3.1.5 nMOS Output Characteristics

3.1.6 pMOS Output Characteristics

3.2 Threshold Voltage in MOS Transistors

3.3 Summary

Chapter 4 Metal Interconnect Properties

4.1 Interconnections

4.2 Metal Resistance

4.2.1 Resistance and Thermal Effects

4.2.2 Sheet Resistance

4.2.3 Via Resistance

4.3 Capacitance

4.3.1 Capacitive Power Review

4.4 Inductance

4.4.1 Charging and Discharging Inductors

4.4.2 Inductive Power

4.5 Interconnect Models

4.5.1 C-Model for Short Lines

4.5.2 RC Model (Elmore)

4.6 Summary

Chapter 5 CMOS Inverter

5.1 The CMOS Inverter

5.1.1 Inverter Static Operation

5.2 Noise Margins

5.3 Voltage and Current Transfer Curves

5.3.1 Symmetrical Voltage Transfer Curves

5.3.2 Current Characteristics

5.4 Graphical Analysis of Bias Regions

5.4.1 Static Transfer Curves

5.4.2 Dynamic Transfer Curves

5.5 Inverter Transition Speed Model

5.6 CMOS Inverter Power

5.6.1 Transient Power (CL)

5.6.2 Short Circuit Power

5.7 Power and Power Supply Scaling

5.8 Sizing Inverter Buffers to Drive Large Loads

5.9 Summary

Chapter 6 CMOS NAND, NOR, and Transmission Gates

6.1 NAND Gate

6.1.1 NAND Gate Transistor Sizing

6.2 NOR Gate

6.2.1 NOR Gate Transistor Sizing

6.3 Pass Gates and CMOS Transmission Gates

6.3.1 Pass Gates

6.3.2 CMOS Transmission Gates

6.3.3 Tri-State Transmission Gates

6.4 Summary

Chapter 7 CMOS Design Styles

7.1 CMOS Static Logic

7.1.1 Synthesis of DeMorgan Circuits

7.2 Dynamic CMOS Logic

7.2.1 Dynamic CMOS Properties

7.2.2 Charge Sharing in Dynamic Circuits

7.3 Domino Dynamic CMOS Logic

7.4 NORA CMOS Logic

7.5 Pass Transistor Logic

7.6 CMOS Transmission Gates

7.7 Power and Activity Coefficient

7.8 Summary

Chapter 8 Sequential Logic Gate Design and Timing

8.1 Latches

8.1.1 CMOS Clocked Latches

8.1.2 Gated Latches

8.1.3 CMOS Latch with Transmission Gates

8.2 Edge-Triggered Storage Element

8.3 Timing Rules for Edge-Triggered Flip-Flop

8.4 tsu and thold with Delay Elements

8.5 Edge-Triggered Flip-Flop with Set and Reset

8.6 Clock Generation Circuitry

8.7 Metal Interconnect

8.8 Timing Skew and Jitter

8.9 Overall System Timing in Chip Design

8.10 Timing and Environmental Noise

8.11 Summary

Chapter 9 Memory Circuits

9.1 Memory Circuit Organization

9.2 Memory Cell

9.3 Decoders

9.3.1 Row Decoders

9.3.2 Column Decoders

9.4 The Read Operation

9.4.1 Width to Length Ratio Design for Read Operation

9.5 The Write Operation

9.5.1 Cell and Write Operation

9.5.2 Latch Transfer Curve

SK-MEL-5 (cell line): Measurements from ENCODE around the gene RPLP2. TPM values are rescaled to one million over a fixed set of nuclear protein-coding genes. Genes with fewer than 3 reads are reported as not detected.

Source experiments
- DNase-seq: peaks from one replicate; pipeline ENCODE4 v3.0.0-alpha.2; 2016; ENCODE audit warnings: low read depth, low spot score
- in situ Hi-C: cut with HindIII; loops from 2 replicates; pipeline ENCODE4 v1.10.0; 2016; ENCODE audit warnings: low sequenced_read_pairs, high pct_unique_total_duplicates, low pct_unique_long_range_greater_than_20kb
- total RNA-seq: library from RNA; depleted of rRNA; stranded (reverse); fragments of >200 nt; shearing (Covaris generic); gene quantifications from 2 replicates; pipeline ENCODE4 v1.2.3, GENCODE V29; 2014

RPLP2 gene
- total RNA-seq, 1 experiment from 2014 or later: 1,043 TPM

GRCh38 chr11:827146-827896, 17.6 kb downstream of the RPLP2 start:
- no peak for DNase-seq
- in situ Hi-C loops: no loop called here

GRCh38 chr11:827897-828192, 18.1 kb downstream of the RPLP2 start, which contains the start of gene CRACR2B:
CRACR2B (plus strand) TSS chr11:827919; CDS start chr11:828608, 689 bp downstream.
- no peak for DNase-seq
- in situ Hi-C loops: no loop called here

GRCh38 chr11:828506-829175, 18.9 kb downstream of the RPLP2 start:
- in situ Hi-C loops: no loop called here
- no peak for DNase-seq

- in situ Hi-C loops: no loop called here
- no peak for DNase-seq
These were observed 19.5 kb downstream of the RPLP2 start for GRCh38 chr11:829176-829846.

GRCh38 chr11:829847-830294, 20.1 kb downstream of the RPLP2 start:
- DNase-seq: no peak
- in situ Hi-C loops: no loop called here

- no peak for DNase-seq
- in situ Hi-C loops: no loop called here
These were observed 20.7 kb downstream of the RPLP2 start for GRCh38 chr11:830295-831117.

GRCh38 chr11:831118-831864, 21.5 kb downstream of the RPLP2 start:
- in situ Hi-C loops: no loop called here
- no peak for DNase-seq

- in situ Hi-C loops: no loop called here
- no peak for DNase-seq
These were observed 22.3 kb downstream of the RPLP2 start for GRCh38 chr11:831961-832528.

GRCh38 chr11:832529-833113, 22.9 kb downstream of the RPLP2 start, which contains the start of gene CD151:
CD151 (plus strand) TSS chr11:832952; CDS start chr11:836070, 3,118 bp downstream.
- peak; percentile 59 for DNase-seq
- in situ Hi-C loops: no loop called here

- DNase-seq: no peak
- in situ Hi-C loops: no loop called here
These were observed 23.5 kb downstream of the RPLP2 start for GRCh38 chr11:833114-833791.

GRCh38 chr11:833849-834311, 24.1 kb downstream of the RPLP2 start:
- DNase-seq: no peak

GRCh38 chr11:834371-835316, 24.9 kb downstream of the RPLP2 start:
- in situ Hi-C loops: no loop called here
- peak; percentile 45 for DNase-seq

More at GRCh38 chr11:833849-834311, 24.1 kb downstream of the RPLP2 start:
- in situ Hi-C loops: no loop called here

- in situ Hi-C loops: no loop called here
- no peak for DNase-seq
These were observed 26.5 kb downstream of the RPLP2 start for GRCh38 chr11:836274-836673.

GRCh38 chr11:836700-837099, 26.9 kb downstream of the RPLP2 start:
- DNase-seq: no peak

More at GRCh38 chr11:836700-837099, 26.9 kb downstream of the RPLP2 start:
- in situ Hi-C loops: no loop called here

9.5.3 Write Operation Sizing

9.5.4 Column Write Circuits

9.6 Read Operation and Sense Amplifier

9.7 Dynamic Memories (DRAMs)

9.7.1 3-Transistor DRAM Cell

9.7.2 1-Transistor DRAM Cell

9.8 Conclusion

CHAPTER 10 Programmable Logic - FPGAs

10.1 A simple Programmable Circuit - The PLA

10.1.1 Programmable logic gates

10.1.2 AND/OR matrix gates - The PLA

10.2 The next step: implementing sequential circuits - The CPLDs

10.2.1 Incorporating Sequential Blocks - The Complex Programmable Logic Device (CPLD)

10.2.2 Advanced CPLDs

10.3 Advanced Programmable Logic Circuits - The FPGA

10.3.1 Actel ACT FGPAs

10.3.2 Xilinx Spartan FPGAs

10.3.3 Altera Cyclone III FPGAs

10.3.4 Today FPGAs

10.3.5 Working with FPGA's - Design Tools

10.4 Understanding the Programmable technology

10.4.1 Antifuse technology

10.4.2 EEPROM Technology

10.4.3 Static RAM switch technology

10.5 References

Chapter 11 CMOS Circuit Layout

11.1 Layout and Design Rules

11.2 Layout Approach: Boolean Equations, Transistor Schematic, and Stick Diagrams

11.3 Laying Out a Circuit with PowerPoint

11.4 Design Rules and Minimum Spacing

11.4.1 p-MOS Transistor Layout

11.4.2 Revisiting the Design Rules of the p-MOS transistor Layout

11.4.3 n-MOS Transistor Layout

11.4.4 Merged Transistors to a Common Polygate

11.5 Completed CMOS Inverter Drawn to Design Rule Minimum Dimensions

11.6 Multi-Input Logic Gate Layouts

11.6.1 2NAND Gate Layout

11.7 Merging Logic Gate Standard Cell Layouts

11.8 More on Layout

11.9 Layout Computer Aided Design (CAD) Tools

11.10 Conclusion

Chapter 12 How Chips are Made

12.1 IC Fabrication Overview

12.2 Wafer Construction

12.3 Front and Back End of Line Fabrication

12.4 Front End of Line (FOL) Fab Techniques

12.4.1 Oxidation of Silicon

12.5 Photolithography

12.5.1 Etching

12.5.2 Deposition Chemical Vapor Deposition Ion-Implantation Diffusion

12.6 Cleaning and Safety Operations

12.7 Transistors

12.8 Back End of Line (BOL) Fab Techniques

12.8.1 Sputtering

12.8.2 Dual Damascene

12.8.3 Interlevel Dielectric and Final Passivation

12.9 Fabricating a CMOS Inverter

12.9.1 Front End of Line Operation

12.9.2 Back End of Line Operation

12.10 Packaging

12.11 IC Testing

12.12 Conclusion